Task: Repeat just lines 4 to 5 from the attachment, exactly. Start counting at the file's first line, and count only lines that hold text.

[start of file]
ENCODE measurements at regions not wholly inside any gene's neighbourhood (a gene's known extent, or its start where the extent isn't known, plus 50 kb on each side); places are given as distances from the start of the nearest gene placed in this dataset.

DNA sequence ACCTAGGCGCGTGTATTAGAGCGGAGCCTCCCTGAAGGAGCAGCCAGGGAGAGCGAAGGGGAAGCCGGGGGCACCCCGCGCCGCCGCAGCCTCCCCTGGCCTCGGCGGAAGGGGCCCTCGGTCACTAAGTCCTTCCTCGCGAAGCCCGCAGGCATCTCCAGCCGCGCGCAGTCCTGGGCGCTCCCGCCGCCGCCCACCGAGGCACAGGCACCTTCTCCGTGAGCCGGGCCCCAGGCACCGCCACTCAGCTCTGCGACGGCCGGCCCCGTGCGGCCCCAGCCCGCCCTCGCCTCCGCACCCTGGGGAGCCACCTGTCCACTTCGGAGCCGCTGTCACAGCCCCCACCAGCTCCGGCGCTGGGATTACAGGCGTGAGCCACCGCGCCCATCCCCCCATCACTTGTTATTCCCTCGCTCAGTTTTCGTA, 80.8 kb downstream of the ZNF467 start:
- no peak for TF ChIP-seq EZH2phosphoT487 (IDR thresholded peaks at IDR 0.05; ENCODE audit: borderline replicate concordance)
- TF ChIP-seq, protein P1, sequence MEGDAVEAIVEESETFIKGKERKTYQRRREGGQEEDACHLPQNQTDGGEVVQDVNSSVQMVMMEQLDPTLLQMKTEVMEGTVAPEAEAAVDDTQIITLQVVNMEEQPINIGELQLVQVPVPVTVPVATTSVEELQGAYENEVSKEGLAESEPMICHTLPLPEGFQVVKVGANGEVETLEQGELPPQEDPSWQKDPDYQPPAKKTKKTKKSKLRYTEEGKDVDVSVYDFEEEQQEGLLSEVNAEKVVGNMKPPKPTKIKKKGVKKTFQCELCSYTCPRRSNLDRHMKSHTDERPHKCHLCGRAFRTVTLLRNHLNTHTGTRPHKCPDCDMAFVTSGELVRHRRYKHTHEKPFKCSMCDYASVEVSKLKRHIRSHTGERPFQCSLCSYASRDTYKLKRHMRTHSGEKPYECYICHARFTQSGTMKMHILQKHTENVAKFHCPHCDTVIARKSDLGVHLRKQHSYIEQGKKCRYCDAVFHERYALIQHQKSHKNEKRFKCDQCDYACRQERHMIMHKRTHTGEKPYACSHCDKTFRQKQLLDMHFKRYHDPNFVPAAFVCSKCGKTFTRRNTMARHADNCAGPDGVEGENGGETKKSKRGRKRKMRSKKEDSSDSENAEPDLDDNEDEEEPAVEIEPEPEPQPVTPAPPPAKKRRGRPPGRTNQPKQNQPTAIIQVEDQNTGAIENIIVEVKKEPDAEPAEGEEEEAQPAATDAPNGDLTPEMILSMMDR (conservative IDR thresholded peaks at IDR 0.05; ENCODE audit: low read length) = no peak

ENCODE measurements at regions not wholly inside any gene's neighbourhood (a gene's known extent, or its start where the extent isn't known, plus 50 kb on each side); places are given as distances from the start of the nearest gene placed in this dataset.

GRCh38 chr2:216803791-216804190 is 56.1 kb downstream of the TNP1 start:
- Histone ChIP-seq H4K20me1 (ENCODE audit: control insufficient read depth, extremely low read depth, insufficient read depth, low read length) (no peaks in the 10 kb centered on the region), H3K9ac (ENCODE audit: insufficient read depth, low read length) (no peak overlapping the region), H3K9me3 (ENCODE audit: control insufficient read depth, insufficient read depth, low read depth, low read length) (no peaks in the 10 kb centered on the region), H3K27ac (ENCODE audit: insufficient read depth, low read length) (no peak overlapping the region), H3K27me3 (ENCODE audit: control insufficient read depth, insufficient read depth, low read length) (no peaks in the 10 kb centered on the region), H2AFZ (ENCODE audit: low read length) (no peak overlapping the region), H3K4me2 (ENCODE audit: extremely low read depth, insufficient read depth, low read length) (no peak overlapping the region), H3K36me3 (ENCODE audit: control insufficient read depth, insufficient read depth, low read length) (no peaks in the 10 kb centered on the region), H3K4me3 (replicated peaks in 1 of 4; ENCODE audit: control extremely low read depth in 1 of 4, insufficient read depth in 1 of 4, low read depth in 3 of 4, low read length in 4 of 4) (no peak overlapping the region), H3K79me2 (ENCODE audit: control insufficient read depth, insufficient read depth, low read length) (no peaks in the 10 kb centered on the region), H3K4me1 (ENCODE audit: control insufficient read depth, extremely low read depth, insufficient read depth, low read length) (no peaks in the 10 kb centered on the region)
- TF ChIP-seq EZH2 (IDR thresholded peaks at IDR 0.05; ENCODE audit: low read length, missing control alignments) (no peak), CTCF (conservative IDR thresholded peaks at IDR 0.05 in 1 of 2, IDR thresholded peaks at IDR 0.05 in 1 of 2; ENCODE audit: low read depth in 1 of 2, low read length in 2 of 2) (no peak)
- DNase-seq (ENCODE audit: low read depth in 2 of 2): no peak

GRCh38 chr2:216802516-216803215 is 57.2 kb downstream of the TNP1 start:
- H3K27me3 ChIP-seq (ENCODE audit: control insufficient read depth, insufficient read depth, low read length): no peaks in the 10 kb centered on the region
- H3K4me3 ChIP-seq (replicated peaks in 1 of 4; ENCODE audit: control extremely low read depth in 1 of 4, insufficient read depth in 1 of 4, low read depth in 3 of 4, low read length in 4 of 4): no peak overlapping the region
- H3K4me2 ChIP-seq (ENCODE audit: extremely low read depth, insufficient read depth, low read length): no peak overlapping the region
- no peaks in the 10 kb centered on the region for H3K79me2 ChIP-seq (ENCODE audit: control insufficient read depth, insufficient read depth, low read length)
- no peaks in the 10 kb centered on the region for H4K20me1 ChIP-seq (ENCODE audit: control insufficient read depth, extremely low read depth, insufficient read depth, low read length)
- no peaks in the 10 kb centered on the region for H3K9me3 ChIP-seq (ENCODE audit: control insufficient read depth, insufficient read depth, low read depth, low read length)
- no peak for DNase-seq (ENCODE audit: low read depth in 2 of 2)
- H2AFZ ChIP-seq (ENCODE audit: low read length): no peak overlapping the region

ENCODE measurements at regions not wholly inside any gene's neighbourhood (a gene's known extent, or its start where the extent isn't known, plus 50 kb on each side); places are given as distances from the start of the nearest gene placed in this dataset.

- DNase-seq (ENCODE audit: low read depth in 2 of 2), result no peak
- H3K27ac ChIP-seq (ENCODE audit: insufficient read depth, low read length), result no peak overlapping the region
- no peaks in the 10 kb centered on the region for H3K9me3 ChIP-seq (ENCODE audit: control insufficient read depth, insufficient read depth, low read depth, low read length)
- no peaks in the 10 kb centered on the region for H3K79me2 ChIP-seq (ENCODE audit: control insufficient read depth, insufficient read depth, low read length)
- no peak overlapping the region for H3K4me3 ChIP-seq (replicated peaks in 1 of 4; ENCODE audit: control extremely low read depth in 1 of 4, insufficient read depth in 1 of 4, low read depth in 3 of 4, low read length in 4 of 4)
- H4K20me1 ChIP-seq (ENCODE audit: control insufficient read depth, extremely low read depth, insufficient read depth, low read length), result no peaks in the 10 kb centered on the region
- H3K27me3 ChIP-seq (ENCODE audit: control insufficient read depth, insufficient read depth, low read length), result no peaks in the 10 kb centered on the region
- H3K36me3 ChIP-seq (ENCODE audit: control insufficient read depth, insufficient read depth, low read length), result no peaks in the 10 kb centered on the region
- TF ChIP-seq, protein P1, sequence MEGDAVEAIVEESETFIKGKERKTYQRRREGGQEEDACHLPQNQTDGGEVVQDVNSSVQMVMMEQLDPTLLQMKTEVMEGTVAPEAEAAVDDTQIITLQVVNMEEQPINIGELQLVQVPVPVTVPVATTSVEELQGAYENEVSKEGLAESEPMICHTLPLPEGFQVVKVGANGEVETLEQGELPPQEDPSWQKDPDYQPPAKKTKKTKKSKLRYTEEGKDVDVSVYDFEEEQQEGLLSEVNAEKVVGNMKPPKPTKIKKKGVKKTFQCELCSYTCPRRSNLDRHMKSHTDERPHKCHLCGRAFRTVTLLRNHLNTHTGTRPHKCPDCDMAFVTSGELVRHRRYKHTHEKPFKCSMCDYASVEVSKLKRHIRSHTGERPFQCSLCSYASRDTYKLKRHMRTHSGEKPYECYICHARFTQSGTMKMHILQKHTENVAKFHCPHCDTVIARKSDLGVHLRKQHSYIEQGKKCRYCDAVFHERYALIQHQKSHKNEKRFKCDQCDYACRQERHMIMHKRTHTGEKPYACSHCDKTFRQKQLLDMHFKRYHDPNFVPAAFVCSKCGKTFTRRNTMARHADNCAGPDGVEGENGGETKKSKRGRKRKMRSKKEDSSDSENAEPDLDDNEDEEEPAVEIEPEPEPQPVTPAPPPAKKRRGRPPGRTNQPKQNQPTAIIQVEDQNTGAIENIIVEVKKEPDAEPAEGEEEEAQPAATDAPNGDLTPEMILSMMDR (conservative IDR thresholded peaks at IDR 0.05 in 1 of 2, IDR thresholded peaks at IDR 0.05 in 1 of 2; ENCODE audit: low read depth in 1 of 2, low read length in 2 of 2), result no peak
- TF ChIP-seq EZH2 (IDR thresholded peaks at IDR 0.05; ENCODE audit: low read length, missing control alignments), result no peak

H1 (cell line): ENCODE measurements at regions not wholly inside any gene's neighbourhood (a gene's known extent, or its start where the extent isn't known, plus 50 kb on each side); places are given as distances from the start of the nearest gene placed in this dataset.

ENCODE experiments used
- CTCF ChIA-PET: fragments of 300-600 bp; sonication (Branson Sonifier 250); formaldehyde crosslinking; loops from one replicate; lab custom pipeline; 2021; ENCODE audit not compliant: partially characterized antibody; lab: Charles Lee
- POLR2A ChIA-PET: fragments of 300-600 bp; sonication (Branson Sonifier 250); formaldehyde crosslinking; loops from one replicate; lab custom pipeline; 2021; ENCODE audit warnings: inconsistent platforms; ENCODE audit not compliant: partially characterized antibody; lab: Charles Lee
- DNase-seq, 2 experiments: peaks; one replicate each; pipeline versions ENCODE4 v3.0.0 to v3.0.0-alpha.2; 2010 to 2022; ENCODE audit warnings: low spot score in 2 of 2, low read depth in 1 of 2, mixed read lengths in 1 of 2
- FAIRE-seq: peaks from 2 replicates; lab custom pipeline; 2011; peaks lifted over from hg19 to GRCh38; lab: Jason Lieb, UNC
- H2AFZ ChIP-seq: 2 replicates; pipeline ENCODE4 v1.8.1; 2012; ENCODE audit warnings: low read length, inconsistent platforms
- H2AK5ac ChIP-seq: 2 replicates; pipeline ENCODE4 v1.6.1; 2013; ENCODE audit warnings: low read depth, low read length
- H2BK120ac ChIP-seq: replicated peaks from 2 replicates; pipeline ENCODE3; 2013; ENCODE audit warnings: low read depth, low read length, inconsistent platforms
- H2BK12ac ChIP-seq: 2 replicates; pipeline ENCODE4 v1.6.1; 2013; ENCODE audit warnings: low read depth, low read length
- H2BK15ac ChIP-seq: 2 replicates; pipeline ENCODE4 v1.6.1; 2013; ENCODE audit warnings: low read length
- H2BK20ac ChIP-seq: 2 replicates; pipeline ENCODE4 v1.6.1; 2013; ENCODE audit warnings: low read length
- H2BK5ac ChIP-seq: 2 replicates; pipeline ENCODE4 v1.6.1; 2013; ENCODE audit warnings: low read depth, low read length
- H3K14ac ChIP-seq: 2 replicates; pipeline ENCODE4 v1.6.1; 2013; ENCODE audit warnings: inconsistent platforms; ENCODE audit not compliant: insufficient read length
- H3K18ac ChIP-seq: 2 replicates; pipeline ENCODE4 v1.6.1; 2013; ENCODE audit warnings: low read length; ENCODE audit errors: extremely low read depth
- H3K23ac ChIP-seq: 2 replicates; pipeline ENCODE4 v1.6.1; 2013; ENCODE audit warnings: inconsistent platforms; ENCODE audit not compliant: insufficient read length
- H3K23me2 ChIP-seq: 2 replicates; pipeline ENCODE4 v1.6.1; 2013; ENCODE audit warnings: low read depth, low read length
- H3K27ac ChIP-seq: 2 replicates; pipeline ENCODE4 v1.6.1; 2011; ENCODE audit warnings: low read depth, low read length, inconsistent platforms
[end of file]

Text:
- TF ChIP-seq, protein P1, sequence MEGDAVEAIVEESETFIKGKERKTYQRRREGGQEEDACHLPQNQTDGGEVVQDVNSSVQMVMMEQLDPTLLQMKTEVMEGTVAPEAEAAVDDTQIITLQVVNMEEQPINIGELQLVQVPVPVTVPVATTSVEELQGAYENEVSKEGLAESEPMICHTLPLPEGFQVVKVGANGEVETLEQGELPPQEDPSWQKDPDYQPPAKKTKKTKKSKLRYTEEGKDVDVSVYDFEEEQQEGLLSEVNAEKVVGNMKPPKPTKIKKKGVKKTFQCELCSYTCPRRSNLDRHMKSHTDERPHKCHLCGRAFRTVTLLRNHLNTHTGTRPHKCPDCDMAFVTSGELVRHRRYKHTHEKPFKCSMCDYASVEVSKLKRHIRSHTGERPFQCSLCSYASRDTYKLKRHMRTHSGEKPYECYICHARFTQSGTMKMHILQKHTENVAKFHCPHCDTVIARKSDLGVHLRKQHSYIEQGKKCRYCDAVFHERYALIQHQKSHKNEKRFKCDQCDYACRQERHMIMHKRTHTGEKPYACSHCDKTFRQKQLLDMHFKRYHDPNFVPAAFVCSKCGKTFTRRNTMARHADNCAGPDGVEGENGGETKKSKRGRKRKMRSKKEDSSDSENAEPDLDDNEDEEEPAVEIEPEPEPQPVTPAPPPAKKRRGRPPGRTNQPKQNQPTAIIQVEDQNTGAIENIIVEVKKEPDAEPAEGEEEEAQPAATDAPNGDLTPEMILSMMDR (conservative IDR thresholded peaks at IDR 0.05; ENCODE audit: low read length) = no peak

ENCODE measurements at regions not wholly inside any gene's neighbourhood (a gene's known extent, or its start where the extent isn't known, plus 50 kb on each side); places are given as distances from the start of the nearest gene placed in this dataset.